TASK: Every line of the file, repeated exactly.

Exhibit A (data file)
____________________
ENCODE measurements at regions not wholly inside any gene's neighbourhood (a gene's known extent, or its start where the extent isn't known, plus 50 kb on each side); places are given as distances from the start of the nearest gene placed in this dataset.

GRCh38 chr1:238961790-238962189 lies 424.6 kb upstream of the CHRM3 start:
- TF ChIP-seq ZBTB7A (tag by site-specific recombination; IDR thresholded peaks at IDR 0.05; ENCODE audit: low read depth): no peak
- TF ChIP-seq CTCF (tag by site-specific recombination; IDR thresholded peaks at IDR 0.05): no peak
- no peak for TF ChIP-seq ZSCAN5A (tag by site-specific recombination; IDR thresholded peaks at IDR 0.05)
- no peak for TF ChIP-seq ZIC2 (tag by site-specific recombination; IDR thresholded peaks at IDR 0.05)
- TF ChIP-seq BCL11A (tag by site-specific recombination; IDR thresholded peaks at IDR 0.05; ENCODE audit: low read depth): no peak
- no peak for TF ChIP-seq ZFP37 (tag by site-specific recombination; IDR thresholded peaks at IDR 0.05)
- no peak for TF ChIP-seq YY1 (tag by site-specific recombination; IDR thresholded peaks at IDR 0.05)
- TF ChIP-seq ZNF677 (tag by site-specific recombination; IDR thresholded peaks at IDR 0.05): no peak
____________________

ENCODE measurements at regions not wholly inside any gene's neighbourhood (a gene's known extent, or its start where the extent isn't known, plus 50 kb on each side); places are given as distances from the start of the nearest gene placed in this dataset.

GRCh38 chr1:238961790-238962189 lies 424.6 kb upstream of the CHRM3 start:
- TF ChIP-seq ZBTB7A (tag by site-specific recombination; IDR thresholded peaks at IDR 0.05; ENCODE audit: low read depth): no peak
- TF ChIP-seq CTCF (tag by site-specific recombination; IDR thresholded peaks at IDR 0.05): no peak
- no peak for TF ChIP-seq ZSCAN5A (tag by site-specific recombination; IDR thresholded peaks at IDR 0.05)
- no peak for TF ChIP-seq ZIC2 (tag by site-specific recombination; IDR thresholded peaks at IDR 0.05)
- TF ChIP-seq BCL11A (tag by site-specific recombination; IDR thresholded peaks at IDR 0.05; ENCODE audit: low read depth): no peak
- no peak for TF ChIP-seq ZFP37 (tag by site-specific recombination; IDR thresholded peaks at IDR 0.05)
- no peak for TF ChIP-seq YY1 (tag by site-specific recombination; IDR thresholded peaks at IDR 0.05)
- TF ChIP-seq ZNF677 (tag by site-specific recombination; IDR thresholded peaks at IDR 0.05): no peak